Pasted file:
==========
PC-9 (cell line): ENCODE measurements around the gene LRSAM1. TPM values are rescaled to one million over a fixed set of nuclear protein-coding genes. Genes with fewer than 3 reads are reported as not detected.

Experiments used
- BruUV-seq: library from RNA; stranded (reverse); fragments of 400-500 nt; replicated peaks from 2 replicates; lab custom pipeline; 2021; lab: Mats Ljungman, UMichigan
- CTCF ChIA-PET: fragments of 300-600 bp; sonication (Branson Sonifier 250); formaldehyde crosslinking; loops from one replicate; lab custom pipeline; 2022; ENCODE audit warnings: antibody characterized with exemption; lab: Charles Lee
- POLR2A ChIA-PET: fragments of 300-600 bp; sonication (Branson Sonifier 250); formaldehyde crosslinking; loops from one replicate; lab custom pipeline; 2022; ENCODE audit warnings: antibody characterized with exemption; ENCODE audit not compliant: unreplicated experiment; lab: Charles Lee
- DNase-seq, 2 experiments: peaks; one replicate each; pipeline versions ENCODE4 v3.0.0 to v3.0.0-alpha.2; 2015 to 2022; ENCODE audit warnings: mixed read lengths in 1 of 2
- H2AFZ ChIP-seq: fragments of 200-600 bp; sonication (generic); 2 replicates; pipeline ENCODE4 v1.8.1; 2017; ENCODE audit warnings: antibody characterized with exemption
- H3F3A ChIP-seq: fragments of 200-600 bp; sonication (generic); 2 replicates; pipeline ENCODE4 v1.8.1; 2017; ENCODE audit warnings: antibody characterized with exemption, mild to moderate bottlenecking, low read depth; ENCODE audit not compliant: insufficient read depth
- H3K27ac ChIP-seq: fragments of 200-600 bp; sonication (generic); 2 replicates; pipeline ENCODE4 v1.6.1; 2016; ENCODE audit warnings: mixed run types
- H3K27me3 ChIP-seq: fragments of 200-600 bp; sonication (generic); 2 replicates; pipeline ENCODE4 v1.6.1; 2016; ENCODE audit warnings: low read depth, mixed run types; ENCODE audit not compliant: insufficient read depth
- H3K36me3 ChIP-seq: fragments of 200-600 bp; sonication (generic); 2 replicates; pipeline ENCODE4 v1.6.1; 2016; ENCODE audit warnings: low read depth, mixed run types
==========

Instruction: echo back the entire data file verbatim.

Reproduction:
PC-9 (cell line): ENCODE measurements around the gene LRSAM1. TPM values are rescaled to one million over a fixed set of nuclear protein-coding genes. Genes with fewer than 3 reads are reported as not detected.

Experiments used
- BruUV-seq: library from RNA; stranded (reverse); fragments of 400-500 nt; replicated peaks from 2 replicates; lab custom pipeline; 2021; lab: Mats Ljungman, UMichigan
- CTCF ChIA-PET: fragments of 300-600 bp; sonication (Branson Sonifier 250); formaldehyde crosslinking; loops from one replicate; lab custom pipeline; 2022; ENCODE audit warnings: antibody characterized with exemption; lab: Charles Lee
- POLR2A ChIA-PET: fragments of 300-600 bp; sonication (Branson Sonifier 250); formaldehyde crosslinking; loops from one replicate; lab custom pipeline; 2022; ENCODE audit warnings: antibody characterized with exemption; ENCODE audit not compliant: unreplicated experiment; lab: Charles Lee
- DNase-seq, 2 experiments: peaks; one replicate each; pipeline versions ENCODE4 v3.0.0 to v3.0.0-alpha.2; 2015 to 2022; ENCODE audit warnings: mixed read lengths in 1 of 2
- H2AFZ ChIP-seq: fragments of 200-600 bp; sonication (generic); 2 replicates; pipeline ENCODE4 v1.8.1; 2017; ENCODE audit warnings: antibody characterized with exemption
- H3F3A ChIP-seq: fragments of 200-600 bp; sonication (generic); 2 replicates; pipeline ENCODE4 v1.8.1; 2017; ENCODE audit warnings: antibody characterized with exemption, mild to moderate bottlenecking, low read depth; ENCODE audit not compliant: insufficient read depth
- H3K27ac ChIP-seq: fragments of 200-600 bp; sonication (generic); 2 replicates; pipeline ENCODE4 v1.6.1; 2016; ENCODE audit warnings: mixed run types
- H3K27me3 ChIP-seq: fragments of 200-600 bp; sonication (generic); 2 replicates; pipeline ENCODE4 v1.6.1; 2016; ENCODE audit warnings: low read depth, mixed run types; ENCODE audit not compliant: insufficient read depth
- H3K36me3 ChIP-seq: fragments of 200-600 bp; sonication (generic); 2 replicates; pipeline ENCODE4 v1.6.1; 2016; ENCODE audit warnings: low read depth, mixed run types